Seems that everyone’s talking about the aftermath of the recent Desiring God conference, Above All Earthly Powers: The Supremacy of Christ in a Postmodern World featuring David Wells, Don Carson, Tim Keller, Mark Driscoll, Voddie Baucham, and John Piper. And good on them too, for quickly posting the MP3s of the conference sessions. TSK posts about it, with discussion following; Blind Beggar mentions it as well, noting several good suggestions for emerging church critics. He also links to more such suggestions from Bob Hyatt.

Somewhere in the fray there came the idea that John Piper and Mark Driscoll are at odds, and several people have been quick on the draw to pick sides. Oh, people.

Now I’d been paying attention to this whole thing a little… just a little. I really didn’t want to see anything erupting between Piper and the emerging set or exacerbating the emerging crowd’s perception of the reformed set. I respect John Piper a lot — I love his preaching and his writing, and I love his explanation and defense of Calvinism. This isn’t to say I necessarily am in wholehearted agreement with him in every area *cough* *complimentarianism* *cough* as there are a few points where I differ, some significant, some not. But I would say that his defense of his positions and his obvious love for Christ and the Gospel demand one’s respect and admiration.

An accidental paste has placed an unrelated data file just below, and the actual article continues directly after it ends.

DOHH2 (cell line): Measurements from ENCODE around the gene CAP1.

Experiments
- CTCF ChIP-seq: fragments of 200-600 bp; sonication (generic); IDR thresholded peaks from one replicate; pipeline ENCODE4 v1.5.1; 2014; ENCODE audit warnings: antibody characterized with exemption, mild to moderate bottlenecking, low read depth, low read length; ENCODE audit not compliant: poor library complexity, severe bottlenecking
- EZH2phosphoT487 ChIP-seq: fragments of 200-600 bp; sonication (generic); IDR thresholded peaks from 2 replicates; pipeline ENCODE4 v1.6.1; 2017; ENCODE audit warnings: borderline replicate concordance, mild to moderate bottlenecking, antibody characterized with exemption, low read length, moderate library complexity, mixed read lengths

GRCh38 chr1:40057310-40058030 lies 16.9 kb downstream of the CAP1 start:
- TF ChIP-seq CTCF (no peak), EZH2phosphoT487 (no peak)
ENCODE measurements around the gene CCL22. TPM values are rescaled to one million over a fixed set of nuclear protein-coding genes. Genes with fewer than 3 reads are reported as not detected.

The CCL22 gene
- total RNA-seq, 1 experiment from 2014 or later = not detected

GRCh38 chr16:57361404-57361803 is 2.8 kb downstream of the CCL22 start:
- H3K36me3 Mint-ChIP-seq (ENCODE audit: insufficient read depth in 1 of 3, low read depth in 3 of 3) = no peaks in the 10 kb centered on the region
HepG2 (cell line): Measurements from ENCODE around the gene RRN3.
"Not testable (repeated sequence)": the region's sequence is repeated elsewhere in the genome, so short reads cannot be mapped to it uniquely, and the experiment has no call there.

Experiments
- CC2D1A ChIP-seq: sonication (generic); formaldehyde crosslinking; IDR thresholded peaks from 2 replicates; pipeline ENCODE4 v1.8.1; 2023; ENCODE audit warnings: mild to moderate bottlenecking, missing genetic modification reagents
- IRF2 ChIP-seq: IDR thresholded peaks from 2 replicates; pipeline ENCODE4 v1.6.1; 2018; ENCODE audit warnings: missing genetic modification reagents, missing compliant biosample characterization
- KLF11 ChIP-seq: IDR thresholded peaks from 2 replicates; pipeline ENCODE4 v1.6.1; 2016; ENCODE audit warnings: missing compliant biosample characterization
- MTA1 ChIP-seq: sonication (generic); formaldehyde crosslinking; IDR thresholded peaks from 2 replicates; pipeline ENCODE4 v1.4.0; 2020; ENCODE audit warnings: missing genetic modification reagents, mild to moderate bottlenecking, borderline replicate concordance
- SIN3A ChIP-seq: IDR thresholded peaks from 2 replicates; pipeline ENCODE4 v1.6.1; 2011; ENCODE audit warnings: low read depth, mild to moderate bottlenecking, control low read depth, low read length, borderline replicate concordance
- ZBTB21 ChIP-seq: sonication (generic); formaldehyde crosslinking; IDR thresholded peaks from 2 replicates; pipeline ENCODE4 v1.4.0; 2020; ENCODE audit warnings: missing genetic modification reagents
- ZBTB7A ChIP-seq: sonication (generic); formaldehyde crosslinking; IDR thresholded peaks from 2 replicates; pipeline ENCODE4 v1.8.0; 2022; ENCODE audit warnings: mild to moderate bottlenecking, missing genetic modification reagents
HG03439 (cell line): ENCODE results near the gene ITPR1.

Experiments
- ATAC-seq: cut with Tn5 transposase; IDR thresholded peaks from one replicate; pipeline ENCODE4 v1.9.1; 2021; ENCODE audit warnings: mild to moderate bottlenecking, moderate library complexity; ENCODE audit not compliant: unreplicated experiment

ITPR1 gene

As for Mark Driscoll, I’ve honestly not been as familiar with him for as long… but I’ve no significant beefs. As a representative of the emerging church, it was great to see him invited to speak at the DGM conference, and I was hopeful to see some bridge-building take place. After all, Driscoll is well-known in the emerging church, and Piper has the clear respect of many in the reformed and evangelical communities.

I’m greatly relieved to see how the record is being unquestionably put straight, as Mark Driscoll posts their email dialogue (with Piper’s permission) for the blogosphere to see. In reading through it, I felt the respect due each of them deepen on my part. If even a third of people’s differences were handled with this much care and respect, the world would be so much more harmonious.

Note to critics: just try behaving like these guys.

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